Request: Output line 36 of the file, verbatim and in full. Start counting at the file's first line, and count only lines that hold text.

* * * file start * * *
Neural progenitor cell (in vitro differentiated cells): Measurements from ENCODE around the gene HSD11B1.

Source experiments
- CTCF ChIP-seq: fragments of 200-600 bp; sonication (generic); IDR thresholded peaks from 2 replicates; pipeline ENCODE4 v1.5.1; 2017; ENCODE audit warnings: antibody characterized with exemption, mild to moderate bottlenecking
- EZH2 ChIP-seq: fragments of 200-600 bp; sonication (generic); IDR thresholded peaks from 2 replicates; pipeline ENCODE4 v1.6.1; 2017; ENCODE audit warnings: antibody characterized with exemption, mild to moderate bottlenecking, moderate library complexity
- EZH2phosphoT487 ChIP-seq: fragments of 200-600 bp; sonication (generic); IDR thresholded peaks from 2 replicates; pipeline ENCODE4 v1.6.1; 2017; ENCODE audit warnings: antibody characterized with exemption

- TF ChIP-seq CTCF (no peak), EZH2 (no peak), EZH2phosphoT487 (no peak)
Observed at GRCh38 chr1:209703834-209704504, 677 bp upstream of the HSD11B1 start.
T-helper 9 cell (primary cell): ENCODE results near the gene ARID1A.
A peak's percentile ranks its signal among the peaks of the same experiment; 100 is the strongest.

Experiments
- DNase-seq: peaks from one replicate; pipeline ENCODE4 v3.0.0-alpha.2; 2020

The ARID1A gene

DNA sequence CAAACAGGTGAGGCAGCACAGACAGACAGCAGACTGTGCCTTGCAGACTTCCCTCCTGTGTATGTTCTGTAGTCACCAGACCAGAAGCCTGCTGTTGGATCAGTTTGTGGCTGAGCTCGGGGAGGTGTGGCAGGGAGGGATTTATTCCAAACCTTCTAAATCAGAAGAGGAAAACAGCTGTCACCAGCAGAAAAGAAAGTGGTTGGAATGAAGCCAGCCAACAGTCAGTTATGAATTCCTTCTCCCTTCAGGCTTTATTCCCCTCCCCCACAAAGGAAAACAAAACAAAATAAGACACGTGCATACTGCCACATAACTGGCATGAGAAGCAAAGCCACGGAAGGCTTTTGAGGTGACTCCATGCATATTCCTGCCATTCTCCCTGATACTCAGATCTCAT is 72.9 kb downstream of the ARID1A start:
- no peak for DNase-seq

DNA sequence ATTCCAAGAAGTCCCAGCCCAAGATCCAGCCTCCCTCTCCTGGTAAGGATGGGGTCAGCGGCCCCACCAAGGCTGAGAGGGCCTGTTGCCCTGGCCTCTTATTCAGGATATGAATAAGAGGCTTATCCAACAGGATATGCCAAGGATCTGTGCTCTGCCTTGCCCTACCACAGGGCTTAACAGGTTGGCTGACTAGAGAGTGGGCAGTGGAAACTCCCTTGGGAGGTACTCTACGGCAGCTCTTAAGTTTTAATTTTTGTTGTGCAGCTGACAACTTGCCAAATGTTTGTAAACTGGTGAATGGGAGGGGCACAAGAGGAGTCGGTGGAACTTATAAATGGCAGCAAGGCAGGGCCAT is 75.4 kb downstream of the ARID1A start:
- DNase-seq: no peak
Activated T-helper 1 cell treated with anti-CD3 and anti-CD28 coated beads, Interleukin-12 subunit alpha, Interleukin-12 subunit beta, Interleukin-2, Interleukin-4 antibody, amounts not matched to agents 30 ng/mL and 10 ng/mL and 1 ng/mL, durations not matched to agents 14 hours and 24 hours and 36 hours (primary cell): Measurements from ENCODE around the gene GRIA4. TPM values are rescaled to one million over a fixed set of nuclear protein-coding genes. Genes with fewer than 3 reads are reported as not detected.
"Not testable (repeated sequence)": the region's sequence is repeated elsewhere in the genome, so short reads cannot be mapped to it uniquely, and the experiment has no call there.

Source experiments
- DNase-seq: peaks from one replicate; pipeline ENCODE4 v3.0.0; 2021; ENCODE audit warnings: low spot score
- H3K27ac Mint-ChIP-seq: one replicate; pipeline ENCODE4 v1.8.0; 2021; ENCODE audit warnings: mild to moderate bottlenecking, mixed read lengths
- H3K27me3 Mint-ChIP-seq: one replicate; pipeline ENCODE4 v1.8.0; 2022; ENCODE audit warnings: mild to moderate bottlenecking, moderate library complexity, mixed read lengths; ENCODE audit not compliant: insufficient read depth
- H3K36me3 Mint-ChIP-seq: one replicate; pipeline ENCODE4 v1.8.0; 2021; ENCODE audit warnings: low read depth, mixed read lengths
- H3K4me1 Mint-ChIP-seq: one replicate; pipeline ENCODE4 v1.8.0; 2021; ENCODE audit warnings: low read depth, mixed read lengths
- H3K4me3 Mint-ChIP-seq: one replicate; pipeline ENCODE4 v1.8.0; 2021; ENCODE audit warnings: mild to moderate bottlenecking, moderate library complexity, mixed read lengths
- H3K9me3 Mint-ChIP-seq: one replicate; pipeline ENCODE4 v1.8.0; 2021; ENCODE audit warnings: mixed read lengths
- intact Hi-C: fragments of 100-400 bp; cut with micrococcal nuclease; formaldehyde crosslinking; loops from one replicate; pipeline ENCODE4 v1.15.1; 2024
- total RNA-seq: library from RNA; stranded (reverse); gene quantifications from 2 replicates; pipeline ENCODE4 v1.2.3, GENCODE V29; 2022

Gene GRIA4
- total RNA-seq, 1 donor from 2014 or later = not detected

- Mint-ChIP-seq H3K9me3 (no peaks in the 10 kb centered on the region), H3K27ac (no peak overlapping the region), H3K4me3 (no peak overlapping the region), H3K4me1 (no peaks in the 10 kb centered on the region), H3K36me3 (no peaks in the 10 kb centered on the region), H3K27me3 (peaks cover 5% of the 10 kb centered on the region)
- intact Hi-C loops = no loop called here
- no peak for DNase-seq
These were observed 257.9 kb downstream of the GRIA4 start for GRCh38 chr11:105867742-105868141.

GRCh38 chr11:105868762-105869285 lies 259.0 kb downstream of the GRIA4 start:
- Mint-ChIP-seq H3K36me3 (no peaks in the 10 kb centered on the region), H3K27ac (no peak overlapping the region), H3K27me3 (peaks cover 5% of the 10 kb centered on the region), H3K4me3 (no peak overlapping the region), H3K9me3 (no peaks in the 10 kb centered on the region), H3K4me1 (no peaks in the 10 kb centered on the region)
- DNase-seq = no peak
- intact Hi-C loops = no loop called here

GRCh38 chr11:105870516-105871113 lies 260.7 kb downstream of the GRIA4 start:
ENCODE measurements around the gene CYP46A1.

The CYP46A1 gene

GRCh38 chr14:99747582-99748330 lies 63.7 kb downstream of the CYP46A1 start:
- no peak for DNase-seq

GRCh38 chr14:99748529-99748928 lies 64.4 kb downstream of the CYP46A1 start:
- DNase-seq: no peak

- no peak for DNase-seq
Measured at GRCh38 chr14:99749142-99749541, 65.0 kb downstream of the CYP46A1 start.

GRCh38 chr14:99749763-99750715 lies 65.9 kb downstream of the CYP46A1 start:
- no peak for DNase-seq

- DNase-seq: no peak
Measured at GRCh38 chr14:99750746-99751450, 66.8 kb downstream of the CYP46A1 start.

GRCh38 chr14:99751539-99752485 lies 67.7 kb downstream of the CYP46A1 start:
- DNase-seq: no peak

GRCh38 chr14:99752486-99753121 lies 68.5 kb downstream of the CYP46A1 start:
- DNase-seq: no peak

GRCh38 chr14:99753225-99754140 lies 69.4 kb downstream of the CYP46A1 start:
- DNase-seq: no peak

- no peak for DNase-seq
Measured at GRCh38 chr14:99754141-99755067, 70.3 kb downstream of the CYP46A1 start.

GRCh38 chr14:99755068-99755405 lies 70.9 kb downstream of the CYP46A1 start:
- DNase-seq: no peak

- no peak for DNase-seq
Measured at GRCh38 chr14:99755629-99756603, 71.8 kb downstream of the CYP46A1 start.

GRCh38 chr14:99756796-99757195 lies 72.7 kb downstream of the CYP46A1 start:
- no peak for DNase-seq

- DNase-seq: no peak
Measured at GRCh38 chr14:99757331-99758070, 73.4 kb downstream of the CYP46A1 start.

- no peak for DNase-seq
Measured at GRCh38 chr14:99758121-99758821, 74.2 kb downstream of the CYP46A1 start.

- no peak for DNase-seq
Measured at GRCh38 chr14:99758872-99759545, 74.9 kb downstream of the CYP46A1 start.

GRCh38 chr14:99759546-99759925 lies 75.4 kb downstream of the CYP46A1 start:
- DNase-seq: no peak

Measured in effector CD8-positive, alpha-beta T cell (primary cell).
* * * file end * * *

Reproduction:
- Mint-ChIP-seq H3K36me3 (no peaks in the 10 kb centered on the region), H3K27ac (no peak overlapping the region), H3K27me3 (peaks cover 5% of the 10 kb centered on the region), H3K4me3 (no peak overlapping the region), H3K9me3 (no peaks in the 10 kb centered on the region), H3K4me1 (no peaks in the 10 kb centered on the region)